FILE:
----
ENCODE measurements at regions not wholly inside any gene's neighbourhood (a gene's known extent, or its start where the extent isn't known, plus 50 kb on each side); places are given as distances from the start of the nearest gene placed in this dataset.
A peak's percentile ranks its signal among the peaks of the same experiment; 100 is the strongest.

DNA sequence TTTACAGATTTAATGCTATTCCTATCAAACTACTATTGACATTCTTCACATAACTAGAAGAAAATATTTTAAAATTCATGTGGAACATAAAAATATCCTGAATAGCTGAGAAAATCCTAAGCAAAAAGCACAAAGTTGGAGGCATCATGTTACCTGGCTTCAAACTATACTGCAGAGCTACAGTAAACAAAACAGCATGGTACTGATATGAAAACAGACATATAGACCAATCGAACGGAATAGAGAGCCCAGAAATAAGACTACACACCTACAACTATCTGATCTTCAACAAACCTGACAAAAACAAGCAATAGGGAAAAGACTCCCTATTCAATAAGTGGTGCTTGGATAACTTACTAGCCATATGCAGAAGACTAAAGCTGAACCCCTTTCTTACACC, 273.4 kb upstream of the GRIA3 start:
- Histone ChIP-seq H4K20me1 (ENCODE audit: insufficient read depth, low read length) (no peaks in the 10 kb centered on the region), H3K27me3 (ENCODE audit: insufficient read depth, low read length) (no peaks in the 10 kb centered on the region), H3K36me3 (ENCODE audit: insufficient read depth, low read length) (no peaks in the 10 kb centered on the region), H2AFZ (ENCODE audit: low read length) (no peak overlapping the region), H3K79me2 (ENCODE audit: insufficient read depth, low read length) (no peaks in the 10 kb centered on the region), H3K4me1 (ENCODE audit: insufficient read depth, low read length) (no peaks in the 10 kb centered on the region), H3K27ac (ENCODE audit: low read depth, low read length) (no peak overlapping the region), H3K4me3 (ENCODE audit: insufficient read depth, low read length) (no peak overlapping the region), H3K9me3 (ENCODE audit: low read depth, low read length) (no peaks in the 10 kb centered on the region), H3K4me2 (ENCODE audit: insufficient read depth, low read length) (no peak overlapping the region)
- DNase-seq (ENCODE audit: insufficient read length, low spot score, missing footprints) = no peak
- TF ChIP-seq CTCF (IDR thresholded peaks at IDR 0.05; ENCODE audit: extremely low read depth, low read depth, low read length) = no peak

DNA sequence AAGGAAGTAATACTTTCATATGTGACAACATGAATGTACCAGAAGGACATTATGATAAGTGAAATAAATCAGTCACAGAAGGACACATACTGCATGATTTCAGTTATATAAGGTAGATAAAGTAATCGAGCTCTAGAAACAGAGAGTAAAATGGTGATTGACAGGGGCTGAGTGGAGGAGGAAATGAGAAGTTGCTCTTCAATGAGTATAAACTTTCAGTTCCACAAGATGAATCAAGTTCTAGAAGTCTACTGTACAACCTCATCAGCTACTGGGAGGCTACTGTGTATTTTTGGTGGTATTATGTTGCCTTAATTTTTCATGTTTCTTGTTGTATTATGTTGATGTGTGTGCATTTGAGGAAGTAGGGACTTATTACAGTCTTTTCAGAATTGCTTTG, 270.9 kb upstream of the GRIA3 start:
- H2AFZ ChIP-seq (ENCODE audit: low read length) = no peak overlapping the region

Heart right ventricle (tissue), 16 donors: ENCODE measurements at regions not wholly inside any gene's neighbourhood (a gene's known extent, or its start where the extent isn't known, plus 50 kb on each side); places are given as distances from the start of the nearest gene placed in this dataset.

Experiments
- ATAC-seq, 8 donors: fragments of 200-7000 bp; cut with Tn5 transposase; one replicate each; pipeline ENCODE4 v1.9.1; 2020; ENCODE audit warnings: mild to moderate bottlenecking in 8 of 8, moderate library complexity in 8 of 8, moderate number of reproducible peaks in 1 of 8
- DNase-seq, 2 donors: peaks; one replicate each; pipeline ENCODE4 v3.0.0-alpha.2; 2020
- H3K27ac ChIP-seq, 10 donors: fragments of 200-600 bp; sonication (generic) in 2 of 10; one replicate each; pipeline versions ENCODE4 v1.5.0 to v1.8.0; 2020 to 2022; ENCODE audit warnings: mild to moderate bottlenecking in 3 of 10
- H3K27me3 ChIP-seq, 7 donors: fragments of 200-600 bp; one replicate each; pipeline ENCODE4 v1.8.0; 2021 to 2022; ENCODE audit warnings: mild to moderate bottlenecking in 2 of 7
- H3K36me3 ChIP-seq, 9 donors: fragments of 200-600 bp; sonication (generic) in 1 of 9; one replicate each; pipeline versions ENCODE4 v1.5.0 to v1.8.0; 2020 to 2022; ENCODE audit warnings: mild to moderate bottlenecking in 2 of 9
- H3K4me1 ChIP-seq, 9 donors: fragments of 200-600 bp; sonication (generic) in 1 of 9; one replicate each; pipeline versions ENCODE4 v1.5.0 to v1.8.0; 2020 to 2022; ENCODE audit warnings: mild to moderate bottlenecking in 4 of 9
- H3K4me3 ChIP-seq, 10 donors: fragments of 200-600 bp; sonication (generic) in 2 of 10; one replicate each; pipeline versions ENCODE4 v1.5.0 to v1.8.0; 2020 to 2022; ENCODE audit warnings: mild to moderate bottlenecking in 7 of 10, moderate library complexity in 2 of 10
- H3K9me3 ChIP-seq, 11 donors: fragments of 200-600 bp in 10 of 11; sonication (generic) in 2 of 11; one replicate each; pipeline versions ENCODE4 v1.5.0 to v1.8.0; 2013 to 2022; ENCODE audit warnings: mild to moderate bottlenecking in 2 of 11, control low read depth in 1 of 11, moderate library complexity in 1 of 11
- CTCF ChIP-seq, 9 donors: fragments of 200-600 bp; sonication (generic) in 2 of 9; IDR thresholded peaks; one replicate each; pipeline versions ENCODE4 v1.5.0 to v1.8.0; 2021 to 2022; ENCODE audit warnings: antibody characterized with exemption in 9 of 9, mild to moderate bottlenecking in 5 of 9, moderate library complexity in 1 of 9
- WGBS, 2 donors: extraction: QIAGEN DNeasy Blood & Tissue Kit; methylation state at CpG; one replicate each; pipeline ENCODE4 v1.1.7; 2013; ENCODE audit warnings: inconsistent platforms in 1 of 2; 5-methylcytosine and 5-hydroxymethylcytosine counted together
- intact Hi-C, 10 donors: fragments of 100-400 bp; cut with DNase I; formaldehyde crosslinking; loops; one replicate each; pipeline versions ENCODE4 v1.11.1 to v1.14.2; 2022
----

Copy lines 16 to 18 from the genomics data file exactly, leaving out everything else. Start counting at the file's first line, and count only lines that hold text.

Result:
- H3K4me1 ChIP-seq, 9 donors: fragments of 200-600 bp; sonication (generic) in 1 of 9; one replicate each; pipeline versions ENCODE4 v1.5.0 to v1.8.0; 2020 to 2022; ENCODE audit warnings: mild to moderate bottlenecking in 4 of 9
- H3K4me3 ChIP-seq, 10 donors: fragments of 200-600 bp; sonication (generic) in 2 of 10; one replicate each; pipeline versions ENCODE4 v1.5.0 to v1.8.0; 2020 to 2022; ENCODE audit warnings: mild to moderate bottlenecking in 7 of 10, moderate library complexity in 2 of 10
- H3K9me3 ChIP-seq, 11 donors: fragments of 200-600 bp in 10 of 11; sonication (generic) in 2 of 11; one replicate each; pipeline versions ENCODE4 v1.5.0 to v1.8.0; 2013 to 2022; ENCODE audit warnings: mild to moderate bottlenecking in 2 of 11, control low read depth in 1 of 11, moderate library complexity in 1 of 11